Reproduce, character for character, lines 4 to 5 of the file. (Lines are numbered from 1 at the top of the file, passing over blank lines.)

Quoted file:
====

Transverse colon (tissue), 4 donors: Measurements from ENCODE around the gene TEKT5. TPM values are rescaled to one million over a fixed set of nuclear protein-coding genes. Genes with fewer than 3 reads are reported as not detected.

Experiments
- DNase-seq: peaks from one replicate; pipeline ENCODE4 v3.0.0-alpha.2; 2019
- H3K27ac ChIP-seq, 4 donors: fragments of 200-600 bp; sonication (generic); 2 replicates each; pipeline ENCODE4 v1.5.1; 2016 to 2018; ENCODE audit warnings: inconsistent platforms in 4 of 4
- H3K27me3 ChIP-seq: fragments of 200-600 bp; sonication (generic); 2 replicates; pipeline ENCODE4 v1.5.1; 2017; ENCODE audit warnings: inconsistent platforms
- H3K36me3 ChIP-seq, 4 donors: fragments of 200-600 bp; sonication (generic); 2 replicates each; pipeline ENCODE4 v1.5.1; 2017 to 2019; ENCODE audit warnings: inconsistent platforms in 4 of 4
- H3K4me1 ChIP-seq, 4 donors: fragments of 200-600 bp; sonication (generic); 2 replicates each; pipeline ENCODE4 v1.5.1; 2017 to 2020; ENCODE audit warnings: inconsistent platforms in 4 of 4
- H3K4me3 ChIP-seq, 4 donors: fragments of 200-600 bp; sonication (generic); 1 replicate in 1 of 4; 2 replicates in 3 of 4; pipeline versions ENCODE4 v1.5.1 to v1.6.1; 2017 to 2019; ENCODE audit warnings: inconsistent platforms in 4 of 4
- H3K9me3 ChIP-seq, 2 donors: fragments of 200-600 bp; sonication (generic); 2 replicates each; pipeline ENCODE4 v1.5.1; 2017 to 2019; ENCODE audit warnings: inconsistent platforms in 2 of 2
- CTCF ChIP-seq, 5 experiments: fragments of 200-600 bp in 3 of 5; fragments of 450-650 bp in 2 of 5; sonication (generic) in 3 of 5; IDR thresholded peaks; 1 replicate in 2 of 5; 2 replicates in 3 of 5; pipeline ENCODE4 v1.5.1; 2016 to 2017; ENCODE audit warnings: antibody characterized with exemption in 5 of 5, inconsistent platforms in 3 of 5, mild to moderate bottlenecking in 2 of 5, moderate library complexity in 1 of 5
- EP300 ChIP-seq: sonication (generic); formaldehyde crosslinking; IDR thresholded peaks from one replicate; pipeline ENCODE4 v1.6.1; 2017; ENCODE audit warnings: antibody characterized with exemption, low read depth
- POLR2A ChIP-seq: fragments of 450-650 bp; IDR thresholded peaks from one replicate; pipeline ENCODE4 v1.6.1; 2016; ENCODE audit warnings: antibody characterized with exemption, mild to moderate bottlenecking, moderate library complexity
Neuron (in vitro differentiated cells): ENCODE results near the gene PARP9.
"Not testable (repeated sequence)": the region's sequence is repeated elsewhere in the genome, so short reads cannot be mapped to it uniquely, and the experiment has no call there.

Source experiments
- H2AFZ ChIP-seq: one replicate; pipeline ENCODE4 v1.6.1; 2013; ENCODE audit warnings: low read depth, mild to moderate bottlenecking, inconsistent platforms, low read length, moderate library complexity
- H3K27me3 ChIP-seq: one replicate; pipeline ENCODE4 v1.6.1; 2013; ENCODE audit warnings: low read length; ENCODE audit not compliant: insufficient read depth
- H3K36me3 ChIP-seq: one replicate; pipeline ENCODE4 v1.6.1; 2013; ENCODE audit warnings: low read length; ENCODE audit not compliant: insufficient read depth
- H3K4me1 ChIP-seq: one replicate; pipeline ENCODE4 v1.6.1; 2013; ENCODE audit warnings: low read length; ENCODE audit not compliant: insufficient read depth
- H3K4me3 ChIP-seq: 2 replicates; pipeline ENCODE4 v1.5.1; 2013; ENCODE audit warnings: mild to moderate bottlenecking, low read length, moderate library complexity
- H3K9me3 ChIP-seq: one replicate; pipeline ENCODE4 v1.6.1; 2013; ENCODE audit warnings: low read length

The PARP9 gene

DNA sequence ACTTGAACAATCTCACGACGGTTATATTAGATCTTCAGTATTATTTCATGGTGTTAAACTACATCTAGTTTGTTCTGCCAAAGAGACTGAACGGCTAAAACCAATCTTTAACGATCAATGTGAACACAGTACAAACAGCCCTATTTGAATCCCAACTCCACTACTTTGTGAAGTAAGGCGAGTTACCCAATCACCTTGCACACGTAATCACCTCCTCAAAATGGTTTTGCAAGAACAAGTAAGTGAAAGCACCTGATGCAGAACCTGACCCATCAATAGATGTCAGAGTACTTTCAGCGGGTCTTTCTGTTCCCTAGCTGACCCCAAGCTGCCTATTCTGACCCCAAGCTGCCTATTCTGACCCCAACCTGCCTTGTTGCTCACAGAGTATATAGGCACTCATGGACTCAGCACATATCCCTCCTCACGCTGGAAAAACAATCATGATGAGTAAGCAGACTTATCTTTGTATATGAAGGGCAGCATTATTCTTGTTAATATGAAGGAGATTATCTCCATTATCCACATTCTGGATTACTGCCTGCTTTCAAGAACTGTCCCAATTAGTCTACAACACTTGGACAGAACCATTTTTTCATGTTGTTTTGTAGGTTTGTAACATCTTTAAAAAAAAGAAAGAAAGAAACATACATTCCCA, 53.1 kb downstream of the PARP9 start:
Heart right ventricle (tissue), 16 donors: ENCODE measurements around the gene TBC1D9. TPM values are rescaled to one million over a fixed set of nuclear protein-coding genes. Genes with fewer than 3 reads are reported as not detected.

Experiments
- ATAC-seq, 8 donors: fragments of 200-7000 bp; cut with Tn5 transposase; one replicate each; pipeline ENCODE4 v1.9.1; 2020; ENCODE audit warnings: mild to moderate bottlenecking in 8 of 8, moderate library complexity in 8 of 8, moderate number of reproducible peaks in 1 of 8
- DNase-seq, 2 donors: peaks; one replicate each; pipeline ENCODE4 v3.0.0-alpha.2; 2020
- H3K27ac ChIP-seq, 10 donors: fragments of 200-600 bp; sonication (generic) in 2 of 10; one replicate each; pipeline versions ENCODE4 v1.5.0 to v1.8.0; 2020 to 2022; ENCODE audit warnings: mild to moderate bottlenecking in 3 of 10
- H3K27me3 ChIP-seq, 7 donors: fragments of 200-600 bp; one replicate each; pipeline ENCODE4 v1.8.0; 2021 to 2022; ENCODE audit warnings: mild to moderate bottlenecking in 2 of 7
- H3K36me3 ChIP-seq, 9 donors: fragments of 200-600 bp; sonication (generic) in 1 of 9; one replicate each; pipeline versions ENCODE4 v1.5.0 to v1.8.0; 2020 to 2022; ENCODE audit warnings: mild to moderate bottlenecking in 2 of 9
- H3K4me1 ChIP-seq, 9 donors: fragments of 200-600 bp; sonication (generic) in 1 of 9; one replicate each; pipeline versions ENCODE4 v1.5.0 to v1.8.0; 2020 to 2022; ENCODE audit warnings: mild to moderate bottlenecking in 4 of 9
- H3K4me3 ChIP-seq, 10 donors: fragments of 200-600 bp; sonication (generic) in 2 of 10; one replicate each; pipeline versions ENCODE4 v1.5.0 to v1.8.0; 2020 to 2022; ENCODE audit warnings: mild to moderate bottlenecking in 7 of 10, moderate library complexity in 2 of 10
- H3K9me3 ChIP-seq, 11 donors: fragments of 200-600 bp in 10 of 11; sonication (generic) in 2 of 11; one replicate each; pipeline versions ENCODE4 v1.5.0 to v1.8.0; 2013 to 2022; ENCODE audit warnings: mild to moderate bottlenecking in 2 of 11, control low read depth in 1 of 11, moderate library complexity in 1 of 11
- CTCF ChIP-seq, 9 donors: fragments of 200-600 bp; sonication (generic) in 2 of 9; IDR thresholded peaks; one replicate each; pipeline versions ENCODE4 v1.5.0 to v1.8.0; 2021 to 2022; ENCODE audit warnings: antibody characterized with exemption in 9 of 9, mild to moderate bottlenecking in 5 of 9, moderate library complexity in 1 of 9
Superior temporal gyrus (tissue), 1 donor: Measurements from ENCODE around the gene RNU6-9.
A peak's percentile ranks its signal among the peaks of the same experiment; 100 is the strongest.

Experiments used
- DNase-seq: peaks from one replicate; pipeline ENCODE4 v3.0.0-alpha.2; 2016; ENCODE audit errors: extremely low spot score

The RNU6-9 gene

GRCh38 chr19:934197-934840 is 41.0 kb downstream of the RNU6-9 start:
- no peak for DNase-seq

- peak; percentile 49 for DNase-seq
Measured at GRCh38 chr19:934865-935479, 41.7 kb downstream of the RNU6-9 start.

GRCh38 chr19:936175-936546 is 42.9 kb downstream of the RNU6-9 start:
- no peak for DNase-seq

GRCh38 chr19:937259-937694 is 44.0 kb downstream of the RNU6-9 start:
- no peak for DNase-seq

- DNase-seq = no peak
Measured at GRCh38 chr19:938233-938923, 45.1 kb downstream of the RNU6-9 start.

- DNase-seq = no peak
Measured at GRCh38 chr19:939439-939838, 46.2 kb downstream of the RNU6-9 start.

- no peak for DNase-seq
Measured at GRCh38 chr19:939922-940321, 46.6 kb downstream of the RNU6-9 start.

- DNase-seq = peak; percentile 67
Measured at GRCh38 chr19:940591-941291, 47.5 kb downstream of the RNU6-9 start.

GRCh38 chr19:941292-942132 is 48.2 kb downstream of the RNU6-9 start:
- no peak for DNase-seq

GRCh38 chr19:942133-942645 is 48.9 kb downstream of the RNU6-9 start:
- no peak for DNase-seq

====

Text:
- H3K27ac ChIP-seq, 4 donors: fragments of 200-600 bp; sonication (generic); 2 replicates each; pipeline ENCODE4 v1.5.1; 2016 to 2018; ENCODE audit warnings: inconsistent platforms in 4 of 4
- H3K27me3 ChIP-seq: fragments of 200-600 bp; sonication (generic); 2 replicates; pipeline ENCODE4 v1.5.1; 2017; ENCODE audit warnings: inconsistent platforms